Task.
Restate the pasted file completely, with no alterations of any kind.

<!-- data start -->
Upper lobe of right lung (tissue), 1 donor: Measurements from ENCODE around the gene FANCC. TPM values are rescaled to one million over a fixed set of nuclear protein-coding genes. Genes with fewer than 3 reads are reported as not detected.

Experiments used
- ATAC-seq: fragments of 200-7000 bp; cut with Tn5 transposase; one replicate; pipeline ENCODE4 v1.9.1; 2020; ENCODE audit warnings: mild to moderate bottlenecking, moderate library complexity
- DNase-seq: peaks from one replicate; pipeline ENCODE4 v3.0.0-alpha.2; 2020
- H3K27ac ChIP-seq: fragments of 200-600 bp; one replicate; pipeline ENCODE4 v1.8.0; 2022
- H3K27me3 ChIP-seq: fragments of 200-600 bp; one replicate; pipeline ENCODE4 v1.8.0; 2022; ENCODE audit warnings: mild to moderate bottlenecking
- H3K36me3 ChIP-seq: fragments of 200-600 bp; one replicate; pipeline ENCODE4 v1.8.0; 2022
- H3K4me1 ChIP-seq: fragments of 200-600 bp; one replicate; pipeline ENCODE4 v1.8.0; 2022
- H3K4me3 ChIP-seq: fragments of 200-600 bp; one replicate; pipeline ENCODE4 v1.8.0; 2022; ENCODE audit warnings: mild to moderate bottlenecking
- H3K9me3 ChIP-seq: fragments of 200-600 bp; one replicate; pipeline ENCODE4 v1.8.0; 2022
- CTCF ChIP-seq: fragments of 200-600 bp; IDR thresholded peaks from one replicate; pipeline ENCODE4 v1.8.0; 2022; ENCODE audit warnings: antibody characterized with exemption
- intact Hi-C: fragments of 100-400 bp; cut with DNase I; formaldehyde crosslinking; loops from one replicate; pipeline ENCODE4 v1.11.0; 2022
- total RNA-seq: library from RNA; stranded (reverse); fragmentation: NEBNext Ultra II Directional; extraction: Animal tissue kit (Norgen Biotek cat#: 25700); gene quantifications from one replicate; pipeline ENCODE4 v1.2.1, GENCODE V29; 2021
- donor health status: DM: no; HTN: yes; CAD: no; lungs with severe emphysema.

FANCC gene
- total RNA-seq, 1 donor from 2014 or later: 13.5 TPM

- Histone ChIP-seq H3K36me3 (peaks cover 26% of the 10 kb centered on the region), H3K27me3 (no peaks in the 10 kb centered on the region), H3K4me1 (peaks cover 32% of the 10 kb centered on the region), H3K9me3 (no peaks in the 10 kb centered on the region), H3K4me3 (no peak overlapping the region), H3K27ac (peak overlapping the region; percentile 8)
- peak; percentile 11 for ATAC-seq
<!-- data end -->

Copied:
Upper lobe of right lung (tissue), 1 donor: Measurements from ENCODE around the gene FANCC. TPM values are rescaled to one million over a fixed set of nuclear protein-coding genes. Genes with fewer than 3 reads are reported as not detected.

Experiments used
- ATAC-seq: fragments of 200-7000 bp; cut with Tn5 transposase; one replicate; pipeline ENCODE4 v1.9.1; 2020; ENCODE audit warnings: mild to moderate bottlenecking, moderate library complexity
- DNase-seq: peaks from one replicate; pipeline ENCODE4 v3.0.0-alpha.2; 2020
- H3K27ac ChIP-seq: fragments of 200-600 bp; one replicate; pipeline ENCODE4 v1.8.0; 2022
- H3K27me3 ChIP-seq: fragments of 200-600 bp; one replicate; pipeline ENCODE4 v1.8.0; 2022; ENCODE audit warnings: mild to moderate bottlenecking
- H3K36me3 ChIP-seq: fragments of 200-600 bp; one replicate; pipeline ENCODE4 v1.8.0; 2022
- H3K4me1 ChIP-seq: fragments of 200-600 bp; one replicate; pipeline ENCODE4 v1.8.0; 2022
- H3K4me3 ChIP-seq: fragments of 200-600 bp; one replicate; pipeline ENCODE4 v1.8.0; 2022; ENCODE audit warnings: mild to moderate bottlenecking
- H3K9me3 ChIP-seq: fragments of 200-600 bp; one replicate; pipeline ENCODE4 v1.8.0; 2022
- CTCF ChIP-seq: fragments of 200-600 bp; IDR thresholded peaks from one replicate; pipeline ENCODE4 v1.8.0; 2022; ENCODE audit warnings: antibody characterized with exemption
- intact Hi-C: fragments of 100-400 bp; cut with DNase I; formaldehyde crosslinking; loops from one replicate; pipeline ENCODE4 v1.11.0; 2022
- total RNA-seq: library from RNA; stranded (reverse); fragmentation: NEBNext Ultra II Directional; extraction: Animal tissue kit (Norgen Biotek cat#: 25700); gene quantifications from one replicate; pipeline ENCODE4 v1.2.1, GENCODE V29; 2021
- donor health status: DM: no; HTN: yes; CAD: no; lungs with severe emphysema.

FANCC gene
- total RNA-seq, 1 donor from 2014 or later: 13.5 TPM

- Histone ChIP-seq H3K36me3 (peaks cover 26% of the 10 kb centered on the region), H3K27me3 (no peaks in the 10 kb centered on the region), H3K4me1 (peaks cover 32% of the 10 kb centered on the region), H3K9me3 (no peaks in the 10 kb centered on the region), H3K4me3 (no peak overlapping the region), H3K27ac (peak overlapping the region; percentile 8)
- peak; percentile 11 for ATAC-seq